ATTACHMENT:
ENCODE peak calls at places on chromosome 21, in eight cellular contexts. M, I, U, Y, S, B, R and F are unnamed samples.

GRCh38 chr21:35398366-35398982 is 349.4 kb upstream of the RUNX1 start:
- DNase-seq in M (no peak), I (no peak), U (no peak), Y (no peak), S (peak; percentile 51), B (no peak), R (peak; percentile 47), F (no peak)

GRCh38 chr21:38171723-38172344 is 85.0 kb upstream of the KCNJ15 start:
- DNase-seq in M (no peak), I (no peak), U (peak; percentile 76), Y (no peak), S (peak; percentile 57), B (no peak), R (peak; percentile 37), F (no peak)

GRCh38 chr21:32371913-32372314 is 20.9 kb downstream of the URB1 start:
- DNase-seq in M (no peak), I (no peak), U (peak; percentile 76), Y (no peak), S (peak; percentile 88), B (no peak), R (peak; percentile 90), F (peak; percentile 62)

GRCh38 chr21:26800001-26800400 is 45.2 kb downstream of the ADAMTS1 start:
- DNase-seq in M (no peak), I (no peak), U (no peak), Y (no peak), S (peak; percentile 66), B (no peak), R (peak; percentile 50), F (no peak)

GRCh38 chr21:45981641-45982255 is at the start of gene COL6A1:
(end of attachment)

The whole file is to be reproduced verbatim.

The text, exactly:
ENCODE peak calls at places on chromosome 21, in eight cellular contexts. M, I, U, Y, S, B, R and F are unnamed samples.

GRCh38 chr21:35398366-35398982 is 349.4 kb upstream of the RUNX1 start:
- DNase-seq in M (no peak), I (no peak), U (no peak), Y (no peak), S (peak; percentile 51), B (no peak), R (peak; percentile 47), F (no peak)

GRCh38 chr21:38171723-38172344 is 85.0 kb upstream of the KCNJ15 start:
- DNase-seq in M (no peak), I (no peak), U (peak; percentile 76), Y (no peak), S (peak; percentile 57), B (no peak), R (peak; percentile 37), F (no peak)

GRCh38 chr21:32371913-32372314 is 20.9 kb downstream of the URB1 start:
- DNase-seq in M (no peak), I (no peak), U (peak; percentile 76), Y (no peak), S (peak; percentile 88), B (no peak), R (peak; percentile 90), F (peak; percentile 62)

GRCh38 chr21:26800001-26800400 is 45.2 kb downstream of the ADAMTS1 start:
- DNase-seq in M (no peak), I (no peak), U (no peak), Y (no peak), S (peak; percentile 66), B (no peak), R (peak; percentile 50), F (no peak)

GRCh38 chr21:45981641-45982255 is at the start of gene COL6A1: